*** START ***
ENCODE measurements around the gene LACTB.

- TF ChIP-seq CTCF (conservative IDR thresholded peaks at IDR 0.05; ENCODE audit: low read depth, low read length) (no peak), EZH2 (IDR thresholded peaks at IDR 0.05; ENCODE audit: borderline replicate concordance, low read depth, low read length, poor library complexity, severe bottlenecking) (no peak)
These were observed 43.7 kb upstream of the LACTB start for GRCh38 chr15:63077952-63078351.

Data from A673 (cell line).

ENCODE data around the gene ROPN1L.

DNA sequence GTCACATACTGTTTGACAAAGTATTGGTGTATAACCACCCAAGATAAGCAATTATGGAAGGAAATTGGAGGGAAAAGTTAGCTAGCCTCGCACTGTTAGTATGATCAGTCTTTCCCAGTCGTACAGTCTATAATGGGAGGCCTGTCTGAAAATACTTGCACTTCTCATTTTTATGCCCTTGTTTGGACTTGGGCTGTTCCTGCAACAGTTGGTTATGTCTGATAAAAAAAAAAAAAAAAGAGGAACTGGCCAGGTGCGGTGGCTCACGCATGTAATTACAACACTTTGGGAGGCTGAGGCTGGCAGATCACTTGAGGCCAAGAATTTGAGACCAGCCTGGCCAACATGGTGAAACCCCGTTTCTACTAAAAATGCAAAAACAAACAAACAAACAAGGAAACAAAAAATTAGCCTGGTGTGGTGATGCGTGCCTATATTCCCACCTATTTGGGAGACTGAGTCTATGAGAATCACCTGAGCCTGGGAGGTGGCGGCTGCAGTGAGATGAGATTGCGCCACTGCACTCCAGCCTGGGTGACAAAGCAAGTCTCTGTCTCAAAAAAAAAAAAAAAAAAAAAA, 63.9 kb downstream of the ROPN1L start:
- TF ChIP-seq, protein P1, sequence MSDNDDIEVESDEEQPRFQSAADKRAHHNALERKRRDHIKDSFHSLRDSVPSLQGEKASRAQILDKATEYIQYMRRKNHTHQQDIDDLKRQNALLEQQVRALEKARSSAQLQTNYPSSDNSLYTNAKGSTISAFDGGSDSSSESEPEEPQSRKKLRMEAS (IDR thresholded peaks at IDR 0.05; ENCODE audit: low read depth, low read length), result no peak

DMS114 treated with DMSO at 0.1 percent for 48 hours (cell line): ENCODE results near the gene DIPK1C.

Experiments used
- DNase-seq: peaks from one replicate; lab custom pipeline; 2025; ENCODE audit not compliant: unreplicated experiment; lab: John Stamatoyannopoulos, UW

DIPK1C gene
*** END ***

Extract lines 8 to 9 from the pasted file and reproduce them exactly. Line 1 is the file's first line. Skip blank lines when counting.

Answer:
DMS114 treated with DMSO at 0.1 percent for 48 hours (cell line): ENCODE results near the gene DIPK1C.

Experiments used